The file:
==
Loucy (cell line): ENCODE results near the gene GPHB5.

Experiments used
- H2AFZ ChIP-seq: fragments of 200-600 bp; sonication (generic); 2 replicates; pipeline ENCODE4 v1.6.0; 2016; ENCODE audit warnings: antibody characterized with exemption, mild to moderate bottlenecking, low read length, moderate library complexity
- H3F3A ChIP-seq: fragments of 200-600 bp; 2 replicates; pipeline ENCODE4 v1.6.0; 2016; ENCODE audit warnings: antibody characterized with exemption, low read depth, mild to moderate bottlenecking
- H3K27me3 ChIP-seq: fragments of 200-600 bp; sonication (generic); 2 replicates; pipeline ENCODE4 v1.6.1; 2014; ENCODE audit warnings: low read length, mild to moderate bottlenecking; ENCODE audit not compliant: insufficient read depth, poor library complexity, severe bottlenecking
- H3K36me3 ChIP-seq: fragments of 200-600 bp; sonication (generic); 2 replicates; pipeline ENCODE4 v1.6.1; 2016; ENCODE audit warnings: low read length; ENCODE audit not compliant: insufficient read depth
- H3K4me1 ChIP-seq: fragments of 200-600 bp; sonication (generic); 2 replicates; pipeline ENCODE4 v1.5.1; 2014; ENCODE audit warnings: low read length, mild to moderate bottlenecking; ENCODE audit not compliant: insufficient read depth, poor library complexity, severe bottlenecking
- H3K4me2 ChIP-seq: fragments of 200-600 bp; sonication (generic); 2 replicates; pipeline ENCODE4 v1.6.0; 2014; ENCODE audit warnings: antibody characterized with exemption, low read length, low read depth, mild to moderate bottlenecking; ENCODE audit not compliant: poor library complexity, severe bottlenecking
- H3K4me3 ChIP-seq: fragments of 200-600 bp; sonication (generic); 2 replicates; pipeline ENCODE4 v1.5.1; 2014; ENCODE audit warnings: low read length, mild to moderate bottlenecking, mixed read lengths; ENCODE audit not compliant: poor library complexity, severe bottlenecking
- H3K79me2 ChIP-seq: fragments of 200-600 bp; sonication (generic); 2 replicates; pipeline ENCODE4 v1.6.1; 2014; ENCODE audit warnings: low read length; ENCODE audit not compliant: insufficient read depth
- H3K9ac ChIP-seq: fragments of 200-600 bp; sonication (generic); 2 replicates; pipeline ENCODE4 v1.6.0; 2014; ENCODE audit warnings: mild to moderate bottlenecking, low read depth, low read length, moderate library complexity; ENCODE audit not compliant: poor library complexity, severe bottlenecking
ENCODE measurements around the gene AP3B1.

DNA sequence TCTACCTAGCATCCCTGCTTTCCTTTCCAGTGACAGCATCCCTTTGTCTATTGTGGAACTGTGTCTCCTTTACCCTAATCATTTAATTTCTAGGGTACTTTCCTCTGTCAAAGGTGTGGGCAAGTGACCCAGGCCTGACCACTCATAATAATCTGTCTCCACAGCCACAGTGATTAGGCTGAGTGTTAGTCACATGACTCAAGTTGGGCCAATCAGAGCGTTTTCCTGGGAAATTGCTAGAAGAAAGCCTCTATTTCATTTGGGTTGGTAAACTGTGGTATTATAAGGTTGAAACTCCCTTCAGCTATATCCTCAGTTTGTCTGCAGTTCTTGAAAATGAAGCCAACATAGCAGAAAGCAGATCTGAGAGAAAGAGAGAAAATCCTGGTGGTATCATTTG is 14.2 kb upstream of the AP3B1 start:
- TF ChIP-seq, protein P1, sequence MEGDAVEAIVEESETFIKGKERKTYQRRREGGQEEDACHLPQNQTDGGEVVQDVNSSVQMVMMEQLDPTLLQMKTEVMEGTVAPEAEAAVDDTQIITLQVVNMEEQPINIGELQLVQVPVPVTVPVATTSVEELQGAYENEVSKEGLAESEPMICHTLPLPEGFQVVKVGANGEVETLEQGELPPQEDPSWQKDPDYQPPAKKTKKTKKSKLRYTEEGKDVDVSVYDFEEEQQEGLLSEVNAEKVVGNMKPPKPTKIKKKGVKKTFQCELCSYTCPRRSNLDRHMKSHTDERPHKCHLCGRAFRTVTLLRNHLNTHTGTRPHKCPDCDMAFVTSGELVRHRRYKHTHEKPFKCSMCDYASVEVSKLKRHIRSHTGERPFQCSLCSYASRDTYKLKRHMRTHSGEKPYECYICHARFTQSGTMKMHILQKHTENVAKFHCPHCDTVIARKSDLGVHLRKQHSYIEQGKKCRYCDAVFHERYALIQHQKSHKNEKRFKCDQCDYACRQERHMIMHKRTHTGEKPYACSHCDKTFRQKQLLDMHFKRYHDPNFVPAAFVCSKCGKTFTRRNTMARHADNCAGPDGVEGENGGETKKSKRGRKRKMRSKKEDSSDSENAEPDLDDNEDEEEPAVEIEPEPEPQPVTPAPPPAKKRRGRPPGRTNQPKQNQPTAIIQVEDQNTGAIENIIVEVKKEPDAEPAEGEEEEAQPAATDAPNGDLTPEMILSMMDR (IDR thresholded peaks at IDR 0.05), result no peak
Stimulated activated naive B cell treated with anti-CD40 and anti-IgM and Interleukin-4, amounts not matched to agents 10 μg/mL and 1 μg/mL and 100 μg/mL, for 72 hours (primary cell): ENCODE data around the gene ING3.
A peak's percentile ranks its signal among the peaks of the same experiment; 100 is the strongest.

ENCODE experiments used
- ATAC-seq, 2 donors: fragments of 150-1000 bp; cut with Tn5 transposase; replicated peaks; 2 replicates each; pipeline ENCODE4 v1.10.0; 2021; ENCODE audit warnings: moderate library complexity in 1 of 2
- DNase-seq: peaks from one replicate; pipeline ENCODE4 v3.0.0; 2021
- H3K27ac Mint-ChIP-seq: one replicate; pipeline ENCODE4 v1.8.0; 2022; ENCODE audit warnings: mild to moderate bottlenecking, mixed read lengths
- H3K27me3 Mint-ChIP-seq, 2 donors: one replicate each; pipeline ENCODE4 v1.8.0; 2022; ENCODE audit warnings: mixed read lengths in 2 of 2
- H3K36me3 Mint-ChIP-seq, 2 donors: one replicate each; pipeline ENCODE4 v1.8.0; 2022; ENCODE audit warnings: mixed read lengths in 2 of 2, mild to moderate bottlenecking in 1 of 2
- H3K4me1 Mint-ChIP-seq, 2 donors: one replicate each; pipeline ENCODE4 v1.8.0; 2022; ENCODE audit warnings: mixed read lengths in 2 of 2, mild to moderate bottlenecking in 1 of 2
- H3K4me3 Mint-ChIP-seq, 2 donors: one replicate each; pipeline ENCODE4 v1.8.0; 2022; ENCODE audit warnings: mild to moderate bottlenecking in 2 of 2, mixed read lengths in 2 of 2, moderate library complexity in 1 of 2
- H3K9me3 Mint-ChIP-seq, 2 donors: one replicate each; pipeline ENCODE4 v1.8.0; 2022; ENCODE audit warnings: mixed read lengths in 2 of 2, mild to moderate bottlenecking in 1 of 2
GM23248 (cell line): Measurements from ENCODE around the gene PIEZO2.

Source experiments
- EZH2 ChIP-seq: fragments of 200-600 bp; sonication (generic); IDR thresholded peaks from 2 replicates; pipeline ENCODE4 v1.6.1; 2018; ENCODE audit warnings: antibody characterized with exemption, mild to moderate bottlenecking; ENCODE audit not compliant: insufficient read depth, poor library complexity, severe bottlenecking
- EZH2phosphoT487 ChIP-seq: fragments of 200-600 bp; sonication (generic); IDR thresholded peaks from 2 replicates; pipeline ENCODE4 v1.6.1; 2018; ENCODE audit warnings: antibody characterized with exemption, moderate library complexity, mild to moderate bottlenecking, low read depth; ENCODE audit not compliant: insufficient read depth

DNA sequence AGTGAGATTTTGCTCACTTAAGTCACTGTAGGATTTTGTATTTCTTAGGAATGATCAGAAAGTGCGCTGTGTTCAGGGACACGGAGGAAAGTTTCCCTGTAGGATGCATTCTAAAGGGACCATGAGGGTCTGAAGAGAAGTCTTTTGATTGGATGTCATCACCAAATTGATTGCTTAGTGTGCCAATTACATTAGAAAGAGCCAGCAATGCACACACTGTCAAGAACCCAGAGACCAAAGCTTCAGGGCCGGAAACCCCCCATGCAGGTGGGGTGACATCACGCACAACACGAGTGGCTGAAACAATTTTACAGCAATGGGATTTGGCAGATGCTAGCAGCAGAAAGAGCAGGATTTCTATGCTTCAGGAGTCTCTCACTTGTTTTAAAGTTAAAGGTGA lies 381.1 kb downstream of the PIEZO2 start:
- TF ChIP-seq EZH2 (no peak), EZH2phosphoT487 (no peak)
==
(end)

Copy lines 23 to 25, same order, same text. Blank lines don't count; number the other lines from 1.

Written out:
- H3K4me1 Mint-ChIP-seq, 2 donors: one replicate each; pipeline ENCODE4 v1.8.0; 2022; ENCODE audit warnings: mixed read lengths in 2 of 2, mild to moderate bottlenecking in 1 of 2
- H3K4me3 Mint-ChIP-seq, 2 donors: one replicate each; pipeline ENCODE4 v1.8.0; 2022; ENCODE audit warnings: mild to moderate bottlenecking in 2 of 2, mixed read lengths in 2 of 2, moderate library complexity in 1 of 2
- H3K9me3 Mint-ChIP-seq, 2 donors: one replicate each; pipeline ENCODE4 v1.8.0; 2022; ENCODE audit warnings: mixed read lengths in 2 of 2, mild to moderate bottlenecking in 1 of 2